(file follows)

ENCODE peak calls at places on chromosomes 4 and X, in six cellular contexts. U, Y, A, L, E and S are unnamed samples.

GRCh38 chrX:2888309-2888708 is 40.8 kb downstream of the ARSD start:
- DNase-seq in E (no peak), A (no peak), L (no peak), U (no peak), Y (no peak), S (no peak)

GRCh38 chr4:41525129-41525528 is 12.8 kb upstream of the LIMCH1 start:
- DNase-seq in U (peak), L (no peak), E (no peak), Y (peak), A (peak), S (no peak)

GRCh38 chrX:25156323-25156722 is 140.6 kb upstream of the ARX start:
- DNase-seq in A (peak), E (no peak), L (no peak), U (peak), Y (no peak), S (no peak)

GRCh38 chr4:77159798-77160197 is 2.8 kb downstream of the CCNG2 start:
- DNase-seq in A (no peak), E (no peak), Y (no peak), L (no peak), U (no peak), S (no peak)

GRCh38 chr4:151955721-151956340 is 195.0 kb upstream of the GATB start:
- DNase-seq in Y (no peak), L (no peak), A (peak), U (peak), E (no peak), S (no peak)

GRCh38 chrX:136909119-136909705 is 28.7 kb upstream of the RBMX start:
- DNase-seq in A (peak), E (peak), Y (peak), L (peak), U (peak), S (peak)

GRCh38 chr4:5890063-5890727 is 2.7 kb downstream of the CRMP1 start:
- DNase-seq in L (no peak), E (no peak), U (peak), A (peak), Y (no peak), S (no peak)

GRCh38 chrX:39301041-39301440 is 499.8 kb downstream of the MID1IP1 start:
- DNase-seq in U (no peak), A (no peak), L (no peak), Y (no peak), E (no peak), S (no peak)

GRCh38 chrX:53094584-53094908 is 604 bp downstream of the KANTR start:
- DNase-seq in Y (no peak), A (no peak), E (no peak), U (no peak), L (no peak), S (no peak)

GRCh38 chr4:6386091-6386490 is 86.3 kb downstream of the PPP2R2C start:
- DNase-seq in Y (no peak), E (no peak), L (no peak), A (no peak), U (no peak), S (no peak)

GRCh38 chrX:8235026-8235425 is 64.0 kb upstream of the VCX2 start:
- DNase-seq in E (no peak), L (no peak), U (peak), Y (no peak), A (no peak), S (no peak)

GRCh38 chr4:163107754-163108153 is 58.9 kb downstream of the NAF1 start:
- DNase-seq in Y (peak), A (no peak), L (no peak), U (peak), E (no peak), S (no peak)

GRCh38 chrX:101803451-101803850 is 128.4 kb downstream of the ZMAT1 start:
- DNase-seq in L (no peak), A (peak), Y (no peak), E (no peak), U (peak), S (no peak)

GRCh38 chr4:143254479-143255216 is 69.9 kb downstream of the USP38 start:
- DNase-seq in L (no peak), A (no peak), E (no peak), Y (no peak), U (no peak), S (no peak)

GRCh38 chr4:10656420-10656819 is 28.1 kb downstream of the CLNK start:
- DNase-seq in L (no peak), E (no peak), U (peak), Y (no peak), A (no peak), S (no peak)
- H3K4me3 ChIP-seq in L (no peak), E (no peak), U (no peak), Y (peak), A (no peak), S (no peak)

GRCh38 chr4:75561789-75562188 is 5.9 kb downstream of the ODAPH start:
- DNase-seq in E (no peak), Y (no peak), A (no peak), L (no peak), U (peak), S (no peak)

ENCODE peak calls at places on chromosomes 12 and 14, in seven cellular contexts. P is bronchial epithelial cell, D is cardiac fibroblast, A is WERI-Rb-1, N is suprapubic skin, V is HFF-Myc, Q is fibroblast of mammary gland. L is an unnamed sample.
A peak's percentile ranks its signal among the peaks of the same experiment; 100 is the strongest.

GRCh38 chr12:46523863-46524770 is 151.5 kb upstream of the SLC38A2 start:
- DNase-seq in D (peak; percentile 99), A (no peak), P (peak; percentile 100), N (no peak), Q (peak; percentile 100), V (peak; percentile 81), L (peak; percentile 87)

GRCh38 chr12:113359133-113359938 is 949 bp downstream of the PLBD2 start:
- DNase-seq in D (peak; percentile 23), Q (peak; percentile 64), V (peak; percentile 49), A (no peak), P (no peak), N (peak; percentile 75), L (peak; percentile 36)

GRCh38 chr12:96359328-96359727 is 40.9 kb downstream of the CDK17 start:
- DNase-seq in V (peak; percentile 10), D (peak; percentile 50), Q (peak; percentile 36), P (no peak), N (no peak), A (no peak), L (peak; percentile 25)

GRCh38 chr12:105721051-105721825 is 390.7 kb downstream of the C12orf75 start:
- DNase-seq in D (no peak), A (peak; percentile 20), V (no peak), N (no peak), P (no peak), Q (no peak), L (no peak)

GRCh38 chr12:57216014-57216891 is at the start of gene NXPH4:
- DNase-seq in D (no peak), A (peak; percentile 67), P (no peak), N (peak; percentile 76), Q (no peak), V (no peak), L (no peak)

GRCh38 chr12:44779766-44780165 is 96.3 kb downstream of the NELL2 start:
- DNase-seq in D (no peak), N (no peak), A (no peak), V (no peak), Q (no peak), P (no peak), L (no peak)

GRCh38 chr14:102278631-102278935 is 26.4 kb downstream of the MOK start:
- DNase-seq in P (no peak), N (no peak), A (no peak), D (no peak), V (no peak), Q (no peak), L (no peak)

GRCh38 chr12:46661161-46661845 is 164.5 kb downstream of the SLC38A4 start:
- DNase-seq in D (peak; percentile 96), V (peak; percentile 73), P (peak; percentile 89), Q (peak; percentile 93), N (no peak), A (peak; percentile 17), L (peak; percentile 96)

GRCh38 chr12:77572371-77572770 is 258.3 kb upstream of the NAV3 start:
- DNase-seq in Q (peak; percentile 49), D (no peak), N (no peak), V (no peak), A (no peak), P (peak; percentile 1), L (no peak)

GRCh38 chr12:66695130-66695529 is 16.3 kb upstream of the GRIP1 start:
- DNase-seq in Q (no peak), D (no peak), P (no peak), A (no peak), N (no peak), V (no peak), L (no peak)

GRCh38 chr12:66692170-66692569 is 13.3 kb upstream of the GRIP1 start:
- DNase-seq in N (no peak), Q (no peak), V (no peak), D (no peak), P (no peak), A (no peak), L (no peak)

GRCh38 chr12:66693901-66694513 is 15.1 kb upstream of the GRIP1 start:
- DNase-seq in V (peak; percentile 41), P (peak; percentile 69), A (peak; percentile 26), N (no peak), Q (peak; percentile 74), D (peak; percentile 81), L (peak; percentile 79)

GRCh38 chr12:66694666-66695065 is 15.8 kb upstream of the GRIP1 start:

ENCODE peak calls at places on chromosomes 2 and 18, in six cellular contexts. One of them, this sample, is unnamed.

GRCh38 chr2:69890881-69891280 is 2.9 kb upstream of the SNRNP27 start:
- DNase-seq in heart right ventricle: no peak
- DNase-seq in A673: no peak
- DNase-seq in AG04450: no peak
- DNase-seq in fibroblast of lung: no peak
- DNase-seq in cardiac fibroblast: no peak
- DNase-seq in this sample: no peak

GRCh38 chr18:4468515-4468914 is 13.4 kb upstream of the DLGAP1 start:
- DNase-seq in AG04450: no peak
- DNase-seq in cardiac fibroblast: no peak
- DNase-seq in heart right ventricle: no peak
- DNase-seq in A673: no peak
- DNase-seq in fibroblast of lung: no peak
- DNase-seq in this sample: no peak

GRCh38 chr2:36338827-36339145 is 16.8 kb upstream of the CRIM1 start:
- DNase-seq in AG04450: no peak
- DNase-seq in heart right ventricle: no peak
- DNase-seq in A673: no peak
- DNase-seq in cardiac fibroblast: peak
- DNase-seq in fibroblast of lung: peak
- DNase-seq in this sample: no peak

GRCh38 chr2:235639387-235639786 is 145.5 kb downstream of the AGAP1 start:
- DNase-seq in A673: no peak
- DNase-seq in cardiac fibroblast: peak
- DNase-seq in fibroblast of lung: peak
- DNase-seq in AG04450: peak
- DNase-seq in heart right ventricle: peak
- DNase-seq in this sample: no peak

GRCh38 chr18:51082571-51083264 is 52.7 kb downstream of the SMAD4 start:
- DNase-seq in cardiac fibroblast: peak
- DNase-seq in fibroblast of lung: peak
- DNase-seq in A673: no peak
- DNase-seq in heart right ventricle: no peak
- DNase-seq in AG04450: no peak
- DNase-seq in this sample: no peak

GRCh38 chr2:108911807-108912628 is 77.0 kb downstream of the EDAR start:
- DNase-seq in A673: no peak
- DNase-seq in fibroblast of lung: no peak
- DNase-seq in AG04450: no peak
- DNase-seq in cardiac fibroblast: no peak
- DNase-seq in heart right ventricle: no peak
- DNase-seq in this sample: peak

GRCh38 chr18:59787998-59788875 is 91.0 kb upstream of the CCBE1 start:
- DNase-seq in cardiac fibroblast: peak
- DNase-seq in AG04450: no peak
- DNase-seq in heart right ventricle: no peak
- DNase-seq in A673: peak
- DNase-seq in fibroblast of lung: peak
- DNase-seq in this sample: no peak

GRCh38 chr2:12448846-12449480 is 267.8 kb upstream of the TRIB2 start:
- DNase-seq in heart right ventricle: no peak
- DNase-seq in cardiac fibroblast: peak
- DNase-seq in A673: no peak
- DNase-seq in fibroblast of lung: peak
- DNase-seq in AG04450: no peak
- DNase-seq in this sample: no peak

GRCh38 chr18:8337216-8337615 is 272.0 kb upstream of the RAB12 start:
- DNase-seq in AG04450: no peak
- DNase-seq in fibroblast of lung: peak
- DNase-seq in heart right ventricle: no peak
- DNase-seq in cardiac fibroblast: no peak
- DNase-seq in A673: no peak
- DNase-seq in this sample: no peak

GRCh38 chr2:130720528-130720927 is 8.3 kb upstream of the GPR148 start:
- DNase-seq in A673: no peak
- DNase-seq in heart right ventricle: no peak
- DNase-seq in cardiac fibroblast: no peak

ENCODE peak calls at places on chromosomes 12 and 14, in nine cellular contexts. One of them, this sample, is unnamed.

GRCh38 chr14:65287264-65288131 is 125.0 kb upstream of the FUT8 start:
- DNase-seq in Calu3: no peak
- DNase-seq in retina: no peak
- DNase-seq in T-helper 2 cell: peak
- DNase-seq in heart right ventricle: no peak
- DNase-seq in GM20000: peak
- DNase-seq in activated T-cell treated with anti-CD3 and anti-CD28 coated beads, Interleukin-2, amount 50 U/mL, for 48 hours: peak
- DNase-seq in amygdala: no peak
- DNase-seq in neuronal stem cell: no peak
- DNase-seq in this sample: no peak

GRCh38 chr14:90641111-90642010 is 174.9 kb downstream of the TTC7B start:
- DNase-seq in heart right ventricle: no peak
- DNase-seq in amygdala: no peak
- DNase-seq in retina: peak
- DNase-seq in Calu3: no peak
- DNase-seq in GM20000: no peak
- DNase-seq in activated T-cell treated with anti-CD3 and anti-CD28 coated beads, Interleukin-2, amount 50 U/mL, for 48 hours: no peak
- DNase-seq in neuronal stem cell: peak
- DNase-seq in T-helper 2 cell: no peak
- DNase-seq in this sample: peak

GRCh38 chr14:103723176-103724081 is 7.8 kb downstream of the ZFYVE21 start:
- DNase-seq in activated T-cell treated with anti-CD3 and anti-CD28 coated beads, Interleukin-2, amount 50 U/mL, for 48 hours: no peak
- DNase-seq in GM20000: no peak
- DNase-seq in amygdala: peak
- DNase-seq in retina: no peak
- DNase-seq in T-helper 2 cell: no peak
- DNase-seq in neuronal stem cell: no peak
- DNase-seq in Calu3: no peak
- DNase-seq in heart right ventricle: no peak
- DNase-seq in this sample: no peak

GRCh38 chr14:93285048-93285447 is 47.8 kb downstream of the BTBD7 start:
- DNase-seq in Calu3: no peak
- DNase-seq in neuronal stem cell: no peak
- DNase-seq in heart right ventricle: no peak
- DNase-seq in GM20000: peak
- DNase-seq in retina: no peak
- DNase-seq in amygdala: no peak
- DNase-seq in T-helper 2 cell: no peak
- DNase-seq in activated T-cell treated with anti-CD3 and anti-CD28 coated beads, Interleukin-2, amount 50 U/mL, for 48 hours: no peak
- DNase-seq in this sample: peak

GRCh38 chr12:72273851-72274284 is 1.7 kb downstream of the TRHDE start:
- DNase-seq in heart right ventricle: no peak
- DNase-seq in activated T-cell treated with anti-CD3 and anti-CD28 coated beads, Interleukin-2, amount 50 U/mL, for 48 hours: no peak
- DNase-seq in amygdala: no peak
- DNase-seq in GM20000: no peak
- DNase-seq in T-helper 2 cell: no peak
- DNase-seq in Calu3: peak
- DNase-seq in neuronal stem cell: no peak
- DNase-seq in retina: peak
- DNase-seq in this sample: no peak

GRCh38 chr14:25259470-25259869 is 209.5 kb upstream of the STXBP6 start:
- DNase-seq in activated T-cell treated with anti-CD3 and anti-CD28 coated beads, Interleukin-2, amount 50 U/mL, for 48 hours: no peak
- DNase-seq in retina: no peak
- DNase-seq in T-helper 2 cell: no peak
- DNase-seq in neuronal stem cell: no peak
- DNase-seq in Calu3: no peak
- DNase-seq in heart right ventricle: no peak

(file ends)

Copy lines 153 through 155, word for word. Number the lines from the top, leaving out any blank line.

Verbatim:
- DNase-seq in GM20000: no peak
- DNase-seq in amygdala: peak
- DNase-seq in retina: no peak